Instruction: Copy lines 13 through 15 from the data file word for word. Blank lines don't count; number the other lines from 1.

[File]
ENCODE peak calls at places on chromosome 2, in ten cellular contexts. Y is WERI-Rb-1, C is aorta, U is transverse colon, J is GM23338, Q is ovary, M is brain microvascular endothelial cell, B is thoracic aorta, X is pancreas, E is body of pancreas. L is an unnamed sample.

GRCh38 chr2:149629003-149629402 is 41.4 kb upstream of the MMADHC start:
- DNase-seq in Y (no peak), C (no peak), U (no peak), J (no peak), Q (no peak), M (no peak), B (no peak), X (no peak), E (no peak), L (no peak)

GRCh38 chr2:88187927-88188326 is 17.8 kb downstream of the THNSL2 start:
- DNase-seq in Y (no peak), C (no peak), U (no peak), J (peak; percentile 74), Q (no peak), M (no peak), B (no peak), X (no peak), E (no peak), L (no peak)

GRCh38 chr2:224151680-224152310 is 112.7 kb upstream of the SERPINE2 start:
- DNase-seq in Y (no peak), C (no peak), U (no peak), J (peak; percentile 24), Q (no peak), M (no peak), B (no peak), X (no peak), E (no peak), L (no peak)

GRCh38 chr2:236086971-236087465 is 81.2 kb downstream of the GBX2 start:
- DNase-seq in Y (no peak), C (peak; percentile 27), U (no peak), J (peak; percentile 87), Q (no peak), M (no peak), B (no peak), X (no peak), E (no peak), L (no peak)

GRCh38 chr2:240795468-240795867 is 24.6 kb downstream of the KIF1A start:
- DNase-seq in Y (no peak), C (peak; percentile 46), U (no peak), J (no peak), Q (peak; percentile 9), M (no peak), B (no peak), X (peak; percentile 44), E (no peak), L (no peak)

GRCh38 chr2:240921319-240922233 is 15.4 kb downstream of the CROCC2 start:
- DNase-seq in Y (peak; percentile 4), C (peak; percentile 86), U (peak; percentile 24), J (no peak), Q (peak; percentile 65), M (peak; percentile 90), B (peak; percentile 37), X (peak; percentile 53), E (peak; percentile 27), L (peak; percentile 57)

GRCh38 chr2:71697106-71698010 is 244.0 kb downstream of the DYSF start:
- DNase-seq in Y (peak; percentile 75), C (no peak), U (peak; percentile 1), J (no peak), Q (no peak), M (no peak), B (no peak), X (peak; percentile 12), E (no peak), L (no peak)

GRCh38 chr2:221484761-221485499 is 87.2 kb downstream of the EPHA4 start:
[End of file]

- DNase-seq in Y (peak; percentile 4), C (peak; percentile 86), U (peak; percentile 24), J (no peak), Q (peak; percentile 65), M (peak; percentile 90), B (peak; percentile 37), X (peak; percentile 53), E (peak; percentile 27), L (peak; percentile 57)

GRCh38 chr2:71697106-71698010 is 244.0 kb downstream of the DYSF start:
- DNase-seq in Y (peak; percentile 75), C (no peak), U (peak; percentile 1), J (no peak), Q (no peak), M (no peak), B (no peak), X (peak; percentile 12), E (no peak), L (no peak)